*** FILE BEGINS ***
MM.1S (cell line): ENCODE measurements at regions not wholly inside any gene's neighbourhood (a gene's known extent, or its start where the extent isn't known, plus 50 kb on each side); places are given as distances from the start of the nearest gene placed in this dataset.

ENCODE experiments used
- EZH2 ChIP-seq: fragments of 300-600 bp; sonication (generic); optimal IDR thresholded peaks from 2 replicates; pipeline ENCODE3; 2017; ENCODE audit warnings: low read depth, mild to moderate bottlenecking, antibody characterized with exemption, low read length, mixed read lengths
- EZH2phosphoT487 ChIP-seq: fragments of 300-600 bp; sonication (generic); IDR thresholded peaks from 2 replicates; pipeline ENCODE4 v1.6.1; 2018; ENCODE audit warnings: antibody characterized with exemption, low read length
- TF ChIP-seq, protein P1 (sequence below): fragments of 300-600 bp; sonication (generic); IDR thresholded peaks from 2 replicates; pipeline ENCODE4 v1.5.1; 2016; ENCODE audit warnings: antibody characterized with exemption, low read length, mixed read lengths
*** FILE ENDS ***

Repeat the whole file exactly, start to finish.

MM.1S (cell line): ENCODE measurements at regions not wholly inside any gene's neighbourhood (a gene's known extent, or its start where the extent isn't known, plus 50 kb on each side); places are given as distances from the start of the nearest gene placed in this dataset.

ENCODE experiments used
- EZH2 ChIP-seq: fragments of 300-600 bp; sonication (generic); optimal IDR thresholded peaks from 2 replicates; pipeline ENCODE3; 2017; ENCODE audit warnings: low read depth, mild to moderate bottlenecking, antibody characterized with exemption, low read length, mixed read lengths
- EZH2phosphoT487 ChIP-seq: fragments of 300-600 bp; sonication (generic); IDR thresholded peaks from 2 replicates; pipeline ENCODE4 v1.6.1; 2018; ENCODE audit warnings: antibody characterized with exemption, low read length
- TF ChIP-seq, protein P1 (sequence below): fragments of 300-600 bp; sonication (generic); IDR thresholded peaks from 2 replicates; pipeline ENCODE4 v1.5.1; 2016; ENCODE audit warnings: antibody characterized with exemption, low read length, mixed read lengths